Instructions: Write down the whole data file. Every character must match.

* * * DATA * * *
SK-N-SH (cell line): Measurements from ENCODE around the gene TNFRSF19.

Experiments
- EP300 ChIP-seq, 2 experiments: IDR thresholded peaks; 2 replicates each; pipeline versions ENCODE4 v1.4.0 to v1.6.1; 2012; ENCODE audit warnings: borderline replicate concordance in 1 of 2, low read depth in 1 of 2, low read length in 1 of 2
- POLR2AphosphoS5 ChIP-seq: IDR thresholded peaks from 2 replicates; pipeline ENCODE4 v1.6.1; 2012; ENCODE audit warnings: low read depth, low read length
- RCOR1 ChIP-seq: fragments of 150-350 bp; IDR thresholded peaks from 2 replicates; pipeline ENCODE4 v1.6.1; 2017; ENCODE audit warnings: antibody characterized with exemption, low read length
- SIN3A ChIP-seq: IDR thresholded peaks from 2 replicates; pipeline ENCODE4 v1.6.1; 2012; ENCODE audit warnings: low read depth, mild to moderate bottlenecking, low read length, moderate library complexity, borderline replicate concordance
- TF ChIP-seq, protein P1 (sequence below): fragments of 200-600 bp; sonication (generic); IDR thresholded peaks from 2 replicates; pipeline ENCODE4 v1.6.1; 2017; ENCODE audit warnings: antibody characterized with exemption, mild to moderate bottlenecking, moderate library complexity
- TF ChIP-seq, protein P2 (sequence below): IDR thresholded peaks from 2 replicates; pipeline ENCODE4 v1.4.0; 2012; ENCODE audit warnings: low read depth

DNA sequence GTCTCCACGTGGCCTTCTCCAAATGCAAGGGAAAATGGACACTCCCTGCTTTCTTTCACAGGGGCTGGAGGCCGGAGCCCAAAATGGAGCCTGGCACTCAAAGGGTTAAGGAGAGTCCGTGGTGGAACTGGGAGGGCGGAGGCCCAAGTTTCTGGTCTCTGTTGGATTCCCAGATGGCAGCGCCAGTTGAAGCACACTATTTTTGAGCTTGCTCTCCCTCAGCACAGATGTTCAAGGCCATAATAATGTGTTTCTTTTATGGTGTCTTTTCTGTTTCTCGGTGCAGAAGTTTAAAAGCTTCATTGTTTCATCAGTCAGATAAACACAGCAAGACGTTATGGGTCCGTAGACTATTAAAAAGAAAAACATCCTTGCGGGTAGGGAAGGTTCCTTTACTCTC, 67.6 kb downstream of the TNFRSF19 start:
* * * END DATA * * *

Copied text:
SK-N-SH (cell line): Measurements from ENCODE around the gene TNFRSF19.

Experiments
- EP300 ChIP-seq, 2 experiments: IDR thresholded peaks; 2 replicates each; pipeline versions ENCODE4 v1.4.0 to v1.6.1; 2012; ENCODE audit warnings: borderline replicate concordance in 1 of 2, low read depth in 1 of 2, low read length in 1 of 2
- POLR2AphosphoS5 ChIP-seq: IDR thresholded peaks from 2 replicates; pipeline ENCODE4 v1.6.1; 2012; ENCODE audit warnings: low read depth, low read length
- RCOR1 ChIP-seq: fragments of 150-350 bp; IDR thresholded peaks from 2 replicates; pipeline ENCODE4 v1.6.1; 2017; ENCODE audit warnings: antibody characterized with exemption, low read length
- SIN3A ChIP-seq: IDR thresholded peaks from 2 replicates; pipeline ENCODE4 v1.6.1; 2012; ENCODE audit warnings: low read depth, mild to moderate bottlenecking, low read length, moderate library complexity, borderline replicate concordance
- TF ChIP-seq, protein P1 (sequence below): fragments of 200-600 bp; sonication (generic); IDR thresholded peaks from 2 replicates; pipeline ENCODE4 v1.6.1; 2017; ENCODE audit warnings: antibody characterized with exemption, mild to moderate bottlenecking, moderate library complexity
- TF ChIP-seq, protein P2 (sequence below): IDR thresholded peaks from 2 replicates; pipeline ENCODE4 v1.4.0; 2012; ENCODE audit warnings: low read depth

DNA sequence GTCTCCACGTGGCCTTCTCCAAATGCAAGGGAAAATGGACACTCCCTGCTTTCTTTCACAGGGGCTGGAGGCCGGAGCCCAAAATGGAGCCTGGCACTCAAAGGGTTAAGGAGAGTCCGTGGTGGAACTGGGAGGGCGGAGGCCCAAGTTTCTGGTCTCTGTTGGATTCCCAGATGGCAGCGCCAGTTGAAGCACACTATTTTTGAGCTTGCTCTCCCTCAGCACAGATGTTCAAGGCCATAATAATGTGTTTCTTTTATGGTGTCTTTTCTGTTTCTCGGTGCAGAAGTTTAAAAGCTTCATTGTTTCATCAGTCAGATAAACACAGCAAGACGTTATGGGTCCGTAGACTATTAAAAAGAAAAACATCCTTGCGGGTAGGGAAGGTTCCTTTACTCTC, 67.6 kb downstream of the TNFRSF19 start: